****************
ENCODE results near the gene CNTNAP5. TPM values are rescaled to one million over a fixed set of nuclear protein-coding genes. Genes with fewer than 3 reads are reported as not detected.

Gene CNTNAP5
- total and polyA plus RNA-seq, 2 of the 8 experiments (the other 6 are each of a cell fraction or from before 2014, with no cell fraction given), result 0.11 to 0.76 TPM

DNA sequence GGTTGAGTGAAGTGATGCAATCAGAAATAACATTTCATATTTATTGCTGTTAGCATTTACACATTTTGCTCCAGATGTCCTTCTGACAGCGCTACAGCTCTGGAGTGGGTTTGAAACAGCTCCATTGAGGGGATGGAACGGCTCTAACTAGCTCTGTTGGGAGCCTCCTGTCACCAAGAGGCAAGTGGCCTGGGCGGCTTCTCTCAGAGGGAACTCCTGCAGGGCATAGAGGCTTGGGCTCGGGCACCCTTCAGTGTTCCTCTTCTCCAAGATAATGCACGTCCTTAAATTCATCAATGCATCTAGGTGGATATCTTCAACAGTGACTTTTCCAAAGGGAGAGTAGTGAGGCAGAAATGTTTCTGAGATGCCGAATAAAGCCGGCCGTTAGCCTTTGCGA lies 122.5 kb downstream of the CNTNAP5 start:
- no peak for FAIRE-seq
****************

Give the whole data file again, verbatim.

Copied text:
ENCODE results near the gene CNTNAP5. TPM values are rescaled to one million over a fixed set of nuclear protein-coding genes. Genes with fewer than 3 reads are reported as not detected.

Gene CNTNAP5
- total and polyA plus RNA-seq, 2 of the 8 experiments (the other 6 are each of a cell fraction or from before 2014, with no cell fraction given), result 0.11 to 0.76 TPM

DNA sequence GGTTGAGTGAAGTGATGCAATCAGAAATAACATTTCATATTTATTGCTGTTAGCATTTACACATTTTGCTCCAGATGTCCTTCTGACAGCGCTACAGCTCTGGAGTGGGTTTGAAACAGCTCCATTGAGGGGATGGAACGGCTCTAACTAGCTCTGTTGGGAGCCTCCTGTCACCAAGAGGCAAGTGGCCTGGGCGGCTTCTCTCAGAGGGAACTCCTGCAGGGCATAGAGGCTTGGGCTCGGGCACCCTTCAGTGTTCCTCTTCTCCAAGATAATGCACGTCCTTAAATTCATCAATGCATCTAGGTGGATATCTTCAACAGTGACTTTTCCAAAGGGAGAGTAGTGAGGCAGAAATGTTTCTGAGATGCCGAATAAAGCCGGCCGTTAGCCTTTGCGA lies 122.5 kb downstream of the CNTNAP5 start:
- no peak for FAIRE-seq